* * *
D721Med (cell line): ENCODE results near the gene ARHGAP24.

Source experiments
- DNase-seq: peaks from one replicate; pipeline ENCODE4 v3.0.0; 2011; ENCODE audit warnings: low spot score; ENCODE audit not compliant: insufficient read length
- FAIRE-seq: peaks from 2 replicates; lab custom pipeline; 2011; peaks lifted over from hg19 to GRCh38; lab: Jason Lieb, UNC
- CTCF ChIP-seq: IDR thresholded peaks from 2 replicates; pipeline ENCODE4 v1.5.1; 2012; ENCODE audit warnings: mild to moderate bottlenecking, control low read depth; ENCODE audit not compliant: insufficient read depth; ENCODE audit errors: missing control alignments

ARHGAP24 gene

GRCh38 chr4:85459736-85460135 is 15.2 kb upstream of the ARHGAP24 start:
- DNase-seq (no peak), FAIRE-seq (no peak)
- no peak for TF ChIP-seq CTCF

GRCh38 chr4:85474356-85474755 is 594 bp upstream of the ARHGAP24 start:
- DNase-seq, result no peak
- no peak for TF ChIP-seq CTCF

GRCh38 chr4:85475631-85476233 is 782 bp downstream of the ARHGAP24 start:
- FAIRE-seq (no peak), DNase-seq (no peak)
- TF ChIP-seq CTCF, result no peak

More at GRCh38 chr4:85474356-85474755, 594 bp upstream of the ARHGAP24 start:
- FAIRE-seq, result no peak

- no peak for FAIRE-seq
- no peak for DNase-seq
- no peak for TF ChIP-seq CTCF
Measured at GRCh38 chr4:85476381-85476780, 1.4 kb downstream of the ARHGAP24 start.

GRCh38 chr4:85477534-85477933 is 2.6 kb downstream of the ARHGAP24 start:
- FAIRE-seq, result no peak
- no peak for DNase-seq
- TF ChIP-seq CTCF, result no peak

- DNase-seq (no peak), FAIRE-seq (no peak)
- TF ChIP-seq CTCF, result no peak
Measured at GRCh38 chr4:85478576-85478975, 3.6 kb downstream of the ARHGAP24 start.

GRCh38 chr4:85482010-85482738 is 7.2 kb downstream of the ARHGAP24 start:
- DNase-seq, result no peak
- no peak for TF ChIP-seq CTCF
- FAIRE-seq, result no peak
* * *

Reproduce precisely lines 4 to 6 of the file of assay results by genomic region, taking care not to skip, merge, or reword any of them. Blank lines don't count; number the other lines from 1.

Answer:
- FAIRE-seq: peaks from 2 replicates; lab custom pipeline; 2011; peaks lifted over from hg19 to GRCh38; lab: Jason Lieb, UNC
- CTCF ChIP-seq: IDR thresholded peaks from 2 replicates; pipeline ENCODE4 v1.5.1; 2012; ENCODE audit warnings: mild to moderate bottlenecking, control low read depth; ENCODE audit not compliant: insufficient read depth; ENCODE audit errors: missing control alignments

ARHGAP24 gene